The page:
Becca Ford is a chemical engineer by trade, but not just any chemical engineer. During her tenure at Eli Lilly and Company, Ford has scaled the technical ranks to become one of the few female and/or under 40 project managers responsible for the design and construction of drug manufacturing plants. While she may be a trailblazer in the workplace, Ford shares the best of her know-how and expertise to support others in achieving their full potential This is why she is a finalist for United Way ELEVATE’s Volunteer of the Year Award.
Ford, a Purdue alumna, began her career at Eli Lilly in 2004. After a short stint away from Indiana to complete a dual degree masters at MIT, she returned looking for something more. Ford sought out options to volunteer, specifically a 1:1 relationship with impact she could see. She reflected on how her Fellowship program at MIT allowed her access to high-quality education without a huge bill and opened doors for her professionally. She was determined to pay it forward and look for a student – or students – to give that same opportunity.
Enter Starfish Initiative; a community based organization that encourages and prepares promising, economically disadvantaged students for college and career success by pairing them with college-educated mentors. Ford is the only female mentor in the program’s 15-year history who has served 3 teens. Ford credits some of her bond with these three young women – Karli, Dycie and Kylee – to the fact that she is an only child and does not have children of her own. Her goal is to not only get her mentees to college enrollment but stay in contact with them beyond the formal program’s commitment period to support their life journey.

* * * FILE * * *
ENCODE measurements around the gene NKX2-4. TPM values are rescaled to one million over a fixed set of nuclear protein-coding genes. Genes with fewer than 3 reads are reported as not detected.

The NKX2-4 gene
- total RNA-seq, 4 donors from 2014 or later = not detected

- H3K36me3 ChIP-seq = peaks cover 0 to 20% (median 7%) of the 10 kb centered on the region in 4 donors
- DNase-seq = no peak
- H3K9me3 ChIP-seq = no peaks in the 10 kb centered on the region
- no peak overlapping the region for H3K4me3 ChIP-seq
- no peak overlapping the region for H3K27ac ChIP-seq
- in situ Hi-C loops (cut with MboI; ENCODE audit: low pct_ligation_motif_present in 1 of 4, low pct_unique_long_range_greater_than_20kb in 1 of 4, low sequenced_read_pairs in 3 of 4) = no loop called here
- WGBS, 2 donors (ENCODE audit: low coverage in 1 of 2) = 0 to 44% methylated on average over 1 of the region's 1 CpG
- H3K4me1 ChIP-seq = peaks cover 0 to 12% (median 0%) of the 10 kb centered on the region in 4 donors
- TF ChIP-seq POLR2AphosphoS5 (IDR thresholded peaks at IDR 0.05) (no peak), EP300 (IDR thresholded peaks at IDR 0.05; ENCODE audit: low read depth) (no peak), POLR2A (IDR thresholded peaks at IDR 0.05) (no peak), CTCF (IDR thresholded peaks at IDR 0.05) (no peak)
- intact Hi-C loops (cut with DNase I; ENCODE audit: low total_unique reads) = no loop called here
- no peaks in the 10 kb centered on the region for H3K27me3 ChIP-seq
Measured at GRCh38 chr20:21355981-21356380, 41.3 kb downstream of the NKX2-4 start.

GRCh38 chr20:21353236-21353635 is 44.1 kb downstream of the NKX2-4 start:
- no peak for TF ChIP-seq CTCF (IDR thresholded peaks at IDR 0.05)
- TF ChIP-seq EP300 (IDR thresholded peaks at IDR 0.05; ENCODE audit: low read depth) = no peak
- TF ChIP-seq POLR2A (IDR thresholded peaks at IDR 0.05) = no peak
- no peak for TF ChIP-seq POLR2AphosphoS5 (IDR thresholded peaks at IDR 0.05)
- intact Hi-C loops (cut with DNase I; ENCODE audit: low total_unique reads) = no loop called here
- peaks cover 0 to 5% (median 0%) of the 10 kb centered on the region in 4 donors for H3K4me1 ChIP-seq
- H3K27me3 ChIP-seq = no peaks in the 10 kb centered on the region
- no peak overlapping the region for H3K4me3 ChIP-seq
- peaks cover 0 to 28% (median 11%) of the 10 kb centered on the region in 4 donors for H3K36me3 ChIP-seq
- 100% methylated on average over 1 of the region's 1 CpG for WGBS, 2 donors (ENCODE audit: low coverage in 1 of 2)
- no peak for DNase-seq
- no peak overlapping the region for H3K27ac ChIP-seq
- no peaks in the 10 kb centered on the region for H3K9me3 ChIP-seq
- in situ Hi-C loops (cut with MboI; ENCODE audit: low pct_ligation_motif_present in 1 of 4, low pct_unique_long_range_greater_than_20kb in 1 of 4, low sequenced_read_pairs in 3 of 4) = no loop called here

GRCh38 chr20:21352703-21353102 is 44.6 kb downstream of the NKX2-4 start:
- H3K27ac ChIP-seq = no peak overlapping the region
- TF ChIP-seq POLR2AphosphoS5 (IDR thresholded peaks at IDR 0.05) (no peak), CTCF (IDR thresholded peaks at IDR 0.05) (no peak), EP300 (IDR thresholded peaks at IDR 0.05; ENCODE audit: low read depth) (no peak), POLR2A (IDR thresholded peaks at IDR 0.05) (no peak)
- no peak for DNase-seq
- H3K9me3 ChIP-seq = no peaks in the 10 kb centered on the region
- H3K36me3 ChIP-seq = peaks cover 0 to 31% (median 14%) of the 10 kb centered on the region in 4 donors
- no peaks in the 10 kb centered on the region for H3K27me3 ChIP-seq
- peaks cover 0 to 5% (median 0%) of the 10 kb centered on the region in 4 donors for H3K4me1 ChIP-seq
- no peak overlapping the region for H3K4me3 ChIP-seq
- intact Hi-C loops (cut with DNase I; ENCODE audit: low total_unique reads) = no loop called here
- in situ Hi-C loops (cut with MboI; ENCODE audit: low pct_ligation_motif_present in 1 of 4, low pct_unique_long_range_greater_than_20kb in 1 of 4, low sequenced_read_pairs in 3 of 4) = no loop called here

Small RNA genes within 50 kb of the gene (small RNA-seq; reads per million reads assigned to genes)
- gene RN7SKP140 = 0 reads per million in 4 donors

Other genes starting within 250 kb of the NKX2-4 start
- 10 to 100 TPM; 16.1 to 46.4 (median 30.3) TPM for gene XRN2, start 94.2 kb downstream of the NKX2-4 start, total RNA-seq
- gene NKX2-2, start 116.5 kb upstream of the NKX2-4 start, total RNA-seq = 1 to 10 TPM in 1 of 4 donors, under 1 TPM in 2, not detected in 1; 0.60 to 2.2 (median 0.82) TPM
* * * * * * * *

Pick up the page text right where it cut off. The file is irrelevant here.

After the experience with her very first mentee Karlie, Ford was ready to proclaim herself a “mentor for life.” When they first met, Karlie was a sophomore in high school. Today, at age twenty-three, Karlie is a graduate of Purdue University with dual Spanish and Political Science degrees and studying for the LSAT. Karlie thinks she might like to be an immigration lawyer.
As Ford explains it, Karlie had every barrier thrown at her during childhood and through high school. She came from a household struggling to meet basic needs and managed the emotional burden of a father incarcerated. The day Ford watched Karlie graduate from high school was like no joy she ever experienced before. She had to go back for more.
When asked where her sense of service comes from, Ford shared, “My mother was the strongest person I knew. She worked two jobs and picked up the slack for my family when my father went through stints of unemployment. She taught me to do what you need to for your people. Starfish is my people. Starfish has taught me how to be a better servant leader. Being a leader isn’t about being directive; it’s about taking away barriers for others to elevate themselves.”
Today, Ford is promoting a partnership called the “Incredible Journey” that would encourage more of her Eli Lilly peers to become Starfish mentors. As Ford points out, she has learned so much professionally from being a mentor; leadership, service, active listening to name a few. “These are skills that leaders say they want to develop. Becoming a Starfish mentor is a low risk way of developing those, while serving the community at the same time.”
Ford truly embodies the sentiment that we rise by lifting others. She’s elevated her Starfish mentees, and now we are thankful to elevate her story as a finalist for the Volunteer of the Year.